Tuesday: Yeah. A lot of our clients are service-based, so I feel like it happens with most businesses as you’re growing. That’s one of those milestones that happen where you’re starting to get some traction and so you’re making enough, but maybe not enough for your comfort level. See, it really has to do with comfort level, because there are different ways of hiring so that it could be affordable. If you think, oh, I got to hire one person and pay them $80,000 a year, that might not be the option.
Tuesday: But to hire someone part-time or even seasonally or explore contractors, finding people who have their shingle out and do what they do, but can potentially work into your team. So there’s different ways of doing it and I think it’s worth having that conversation, but they don’t initially have that conversation with us because they’re overwhelmed. So we try to, first of all, encourage our clientele to hire. That’s something that I bring up to them like in newsletters and stuff like that. We like to talk about it regularly and then figure out ways to afford it. I am also a profit first advisor. We are a profit first firm, and so we’re big on the cash management and separating out cash for tax, cash for profit, cash to pay yourself. That’s the other thing we’re seeing that still businesses making good money still are not paying themselves properly, cash for savings. So I’m all about putting money in a different bucket so that you can get more accomplished and it doesn’t feel comfortable initially, but it works. I did it in my business and I saw all the difference in the world.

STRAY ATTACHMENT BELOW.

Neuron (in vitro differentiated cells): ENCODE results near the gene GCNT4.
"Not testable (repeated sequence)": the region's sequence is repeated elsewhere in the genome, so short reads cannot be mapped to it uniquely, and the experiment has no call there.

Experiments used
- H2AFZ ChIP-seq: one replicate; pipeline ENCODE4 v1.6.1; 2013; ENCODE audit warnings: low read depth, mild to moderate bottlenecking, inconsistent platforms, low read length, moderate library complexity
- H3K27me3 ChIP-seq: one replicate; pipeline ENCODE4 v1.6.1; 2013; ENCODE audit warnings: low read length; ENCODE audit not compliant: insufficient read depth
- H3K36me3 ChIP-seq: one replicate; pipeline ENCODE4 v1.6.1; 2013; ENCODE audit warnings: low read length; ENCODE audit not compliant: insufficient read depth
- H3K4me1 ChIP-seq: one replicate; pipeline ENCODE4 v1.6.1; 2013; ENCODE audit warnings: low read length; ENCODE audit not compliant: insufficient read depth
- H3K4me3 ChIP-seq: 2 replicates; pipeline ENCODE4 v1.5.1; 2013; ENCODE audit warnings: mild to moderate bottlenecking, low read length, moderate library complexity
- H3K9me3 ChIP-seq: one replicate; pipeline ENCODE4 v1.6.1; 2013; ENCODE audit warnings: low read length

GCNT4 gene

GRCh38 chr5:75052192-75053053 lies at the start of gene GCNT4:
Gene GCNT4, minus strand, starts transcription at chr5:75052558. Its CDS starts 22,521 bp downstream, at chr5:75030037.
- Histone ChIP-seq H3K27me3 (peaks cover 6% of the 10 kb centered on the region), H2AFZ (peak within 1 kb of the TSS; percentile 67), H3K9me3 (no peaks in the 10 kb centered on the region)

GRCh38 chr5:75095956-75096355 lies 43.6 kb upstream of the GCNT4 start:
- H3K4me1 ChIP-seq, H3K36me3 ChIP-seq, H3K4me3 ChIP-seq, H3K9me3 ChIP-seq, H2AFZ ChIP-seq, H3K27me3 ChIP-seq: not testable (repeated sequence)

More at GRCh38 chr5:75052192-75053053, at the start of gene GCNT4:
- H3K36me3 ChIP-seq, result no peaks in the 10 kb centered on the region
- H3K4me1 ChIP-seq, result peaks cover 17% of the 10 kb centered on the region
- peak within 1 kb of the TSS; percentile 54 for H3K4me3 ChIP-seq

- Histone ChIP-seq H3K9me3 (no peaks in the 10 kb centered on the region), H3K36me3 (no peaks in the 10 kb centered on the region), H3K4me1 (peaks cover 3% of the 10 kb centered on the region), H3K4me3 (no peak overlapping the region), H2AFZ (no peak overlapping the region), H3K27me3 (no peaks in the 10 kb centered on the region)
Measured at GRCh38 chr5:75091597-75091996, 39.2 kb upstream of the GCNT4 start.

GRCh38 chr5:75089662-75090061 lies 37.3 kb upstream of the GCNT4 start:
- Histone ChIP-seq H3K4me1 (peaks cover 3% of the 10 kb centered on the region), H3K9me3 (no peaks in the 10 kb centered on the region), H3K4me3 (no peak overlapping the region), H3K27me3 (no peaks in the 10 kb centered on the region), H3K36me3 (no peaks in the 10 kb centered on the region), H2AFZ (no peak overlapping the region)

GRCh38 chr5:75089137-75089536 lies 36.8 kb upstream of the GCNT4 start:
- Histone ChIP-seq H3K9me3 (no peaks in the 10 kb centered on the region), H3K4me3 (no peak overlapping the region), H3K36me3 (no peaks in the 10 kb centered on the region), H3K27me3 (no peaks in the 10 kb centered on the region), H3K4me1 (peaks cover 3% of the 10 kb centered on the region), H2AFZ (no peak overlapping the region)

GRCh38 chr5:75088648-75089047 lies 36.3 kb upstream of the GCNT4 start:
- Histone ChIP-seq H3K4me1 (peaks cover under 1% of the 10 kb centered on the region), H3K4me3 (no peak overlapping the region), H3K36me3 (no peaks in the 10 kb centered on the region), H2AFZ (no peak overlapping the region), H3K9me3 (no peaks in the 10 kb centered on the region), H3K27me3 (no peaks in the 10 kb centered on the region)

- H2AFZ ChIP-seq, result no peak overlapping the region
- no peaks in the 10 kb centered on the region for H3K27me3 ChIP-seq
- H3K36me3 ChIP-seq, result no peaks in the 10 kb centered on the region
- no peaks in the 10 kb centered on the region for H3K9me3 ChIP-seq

Gene: The thing is though, is that so many of your clients, I’m sure either don’t have the time or the interest in looking after their numbers the way they should, because it’s numbers and I’ll let the accountants worry about that. The wrong attitude, isn’t it?
Tuesday: It’s a terrible attitude, and that’s why I say we like to make it more accessible and friendly. The culture of my team, everybody know, if you get an email from us, it’s likely you’re going to have emojis, and we’re all about lots and lots and lots of emojis. We want, if they have a question to send the question, if they have an issue, send the issue, we’re going to respond in a friendly way. We want them to feel like we’re their partner and they’re going to get a warm reception. They’re not going to get some kind of standard legal, accounting answer in an email. We’re not doing that.